Kia Corporation and Hyundai Motor Company join hands to produce cost-effective hydrogen with Next Hydrogen
Kia Corporation and Hyundai Motor Company join hands to produce cost-effective hydrogen with Next HydrogenHyundai Motor Group

Hyundai Motor Group to industrialise the production of hydrogen

Kia and Hyundai partner with Next Hydrogen to find cost effective ways of producing hydrogen

Kia Corporation and Hyundai Motor Company have signed a memorandum of understanding with Next Hydrogen Corporation to find cheap and cost-effective ways to produce clean hydrogen. Next Hydrogen Corporation is a Canadian company and a subsidiary of Next Hydrogen Solutions Inc. which specialises in water electrolysis technology to produce cost-effective hydrogen. The aim of the trio is to industrialise the production of hydrogen and to apply it in various modes of transportation. Here is a rundown of the important aspects of this merger.

  • Aim of finding sustainable and cheap ways of creating hydrogen

  • Jointly develop an alkaline water electrolysis system

  • Next Hydrogen Corporation partners with the two car manufacturers to find alternative ways to manufacture hydrogen

  • Explore potential technological applications and commercial arrangements with a test pilot planned for next year.

In today's market, it is expensive and time consuming to produce clean hydrogen. Many companies have shied away from the technology due to the complexities.

Alkaline water electrolysis system opens the door to the possibility of being able to produce in a large-scale capacity using relatively inexpensive catalysts and hence making facility costs low.

Jae-Hyuk Oh, Vice President and Head of Energy Business Development Group, Hyundai Motor Group said, ”We are pleased to partner with Next Hydrogen specializing in state-of-the-art water electrolysis technology. This partnership is another leap forward for our hydrogen business and will be our first step into the alkaline water electrolysis market. We believe our technology will be an excellent match for Next Hydrogen's technology, and this synergy will help achieve our goal to provide our customers with cost-effective green hydrogen.”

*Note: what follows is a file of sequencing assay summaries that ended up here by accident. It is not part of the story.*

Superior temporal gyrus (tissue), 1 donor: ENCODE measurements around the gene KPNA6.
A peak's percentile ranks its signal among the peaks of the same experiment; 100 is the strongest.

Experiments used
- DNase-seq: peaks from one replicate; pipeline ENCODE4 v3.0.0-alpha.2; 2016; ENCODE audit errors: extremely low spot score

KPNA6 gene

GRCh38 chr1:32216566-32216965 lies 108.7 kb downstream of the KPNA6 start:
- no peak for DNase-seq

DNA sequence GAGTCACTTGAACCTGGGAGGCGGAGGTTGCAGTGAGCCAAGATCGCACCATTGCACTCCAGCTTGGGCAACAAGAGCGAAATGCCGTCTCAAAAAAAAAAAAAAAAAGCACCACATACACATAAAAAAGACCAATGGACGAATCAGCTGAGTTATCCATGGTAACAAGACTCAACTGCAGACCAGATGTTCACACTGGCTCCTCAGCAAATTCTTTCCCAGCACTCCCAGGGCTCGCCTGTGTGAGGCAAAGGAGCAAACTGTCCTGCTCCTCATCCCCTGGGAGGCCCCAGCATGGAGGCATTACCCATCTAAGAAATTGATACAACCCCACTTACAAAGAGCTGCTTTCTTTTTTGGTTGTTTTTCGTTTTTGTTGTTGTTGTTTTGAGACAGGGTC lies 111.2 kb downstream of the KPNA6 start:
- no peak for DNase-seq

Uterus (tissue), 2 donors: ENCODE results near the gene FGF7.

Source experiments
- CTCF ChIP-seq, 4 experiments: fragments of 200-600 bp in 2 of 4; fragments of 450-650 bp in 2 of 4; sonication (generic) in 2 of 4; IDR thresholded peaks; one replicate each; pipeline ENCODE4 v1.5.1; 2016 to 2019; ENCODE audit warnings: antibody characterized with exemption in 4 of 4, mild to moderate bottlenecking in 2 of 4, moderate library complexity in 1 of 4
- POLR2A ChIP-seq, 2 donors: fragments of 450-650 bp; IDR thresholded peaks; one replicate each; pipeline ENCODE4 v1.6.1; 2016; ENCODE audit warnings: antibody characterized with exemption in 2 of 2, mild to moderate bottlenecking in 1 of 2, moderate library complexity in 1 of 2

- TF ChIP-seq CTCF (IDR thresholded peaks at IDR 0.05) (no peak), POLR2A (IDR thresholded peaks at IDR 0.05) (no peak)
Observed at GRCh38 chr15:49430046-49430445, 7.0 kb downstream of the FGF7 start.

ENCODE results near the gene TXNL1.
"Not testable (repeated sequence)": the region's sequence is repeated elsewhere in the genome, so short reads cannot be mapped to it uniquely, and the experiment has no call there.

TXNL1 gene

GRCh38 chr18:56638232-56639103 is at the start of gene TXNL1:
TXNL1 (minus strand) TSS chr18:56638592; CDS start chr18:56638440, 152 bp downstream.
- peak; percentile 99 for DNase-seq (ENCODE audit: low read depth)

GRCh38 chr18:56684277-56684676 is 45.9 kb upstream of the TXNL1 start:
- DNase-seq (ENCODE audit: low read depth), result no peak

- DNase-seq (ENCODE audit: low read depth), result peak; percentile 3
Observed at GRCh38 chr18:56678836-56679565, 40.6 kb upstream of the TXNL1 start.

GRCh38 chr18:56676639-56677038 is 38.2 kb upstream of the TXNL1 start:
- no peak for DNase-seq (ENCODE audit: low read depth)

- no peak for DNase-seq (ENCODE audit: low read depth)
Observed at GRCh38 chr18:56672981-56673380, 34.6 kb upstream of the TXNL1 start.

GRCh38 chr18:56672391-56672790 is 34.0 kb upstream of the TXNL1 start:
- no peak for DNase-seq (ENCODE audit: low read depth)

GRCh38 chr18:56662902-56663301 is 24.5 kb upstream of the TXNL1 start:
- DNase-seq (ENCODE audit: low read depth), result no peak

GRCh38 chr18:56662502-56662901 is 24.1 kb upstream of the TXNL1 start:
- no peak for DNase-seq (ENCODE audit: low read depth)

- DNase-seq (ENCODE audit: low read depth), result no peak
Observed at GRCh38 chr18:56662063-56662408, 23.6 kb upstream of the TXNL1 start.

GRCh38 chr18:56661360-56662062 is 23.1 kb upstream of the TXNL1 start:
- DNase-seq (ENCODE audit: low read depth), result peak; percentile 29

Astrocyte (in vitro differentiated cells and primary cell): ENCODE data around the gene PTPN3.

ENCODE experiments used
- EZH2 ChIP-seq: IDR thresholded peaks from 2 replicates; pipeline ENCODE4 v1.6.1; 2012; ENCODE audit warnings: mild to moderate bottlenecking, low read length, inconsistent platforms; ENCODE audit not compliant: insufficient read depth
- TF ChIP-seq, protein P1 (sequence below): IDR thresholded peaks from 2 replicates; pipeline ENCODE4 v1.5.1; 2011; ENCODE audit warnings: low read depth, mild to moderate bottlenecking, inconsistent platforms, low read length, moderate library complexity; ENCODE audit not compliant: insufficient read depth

Raveel Afzaal, President and CEO of Next Hydrogen, ”We are extremely appreciative of the opportunity to work with Kia and Hyundai Motor, given their industry leadership as champions of this technology. This partnership is expected to accelerate efforts to address the incredible emerging opportunities in sustainable transportation globally.”

Hyundai Motor Group wants to expand the technology in all forms of transportation
Hyundai Motor Group wants to expand the technology in all forms of transportationHyundai

Why is Alkaline water electrolysis an important approach to produce hydrogen?

There are various different ways of producing hydrogen. The first approach is conveniently called ‘green’ hydrogen. In this process, hydrogen is created with zero carbon emissions and is produced using water electrolysis powered by renewable energies such as offshore wind.

The second approach is called ‘grey’ hydrogen which is made with fossil fuels and emits carbon dioxide in the air during the process.‘Blue’ hydrogen is produced in the same way, but with carbon-capture technologies in place, it prevents carbon dioxide from being released in the air and instead stores it deep underground.

This common goal of developing and producing cheap ‘green’ hydrogen on an industrial level has brought Hyundai Motor Group and Next Hydrogen together. Hyundai Motor Group, the parent of Kia and Hyundai, has recently introduced ‘HTWO’ which is the group’s representation of its hydrogen fuel cell system. The group is amping up efforts in the hydrogen fuel cell market with the aim of using it in various forms of mobility such as urban air mobility (UAM), automobiles, vessels and trains and beyond.

Hydrogen is still an expensive fuel to develop and transport at the same time. The partnership of these two giant companies will help push the envelope of the hydrogen fuel market and if their project sees success, they may be able to produce hydrogen on an industrial level. This will make hydrogen a viable option for the ‘fuel of the future’ title.

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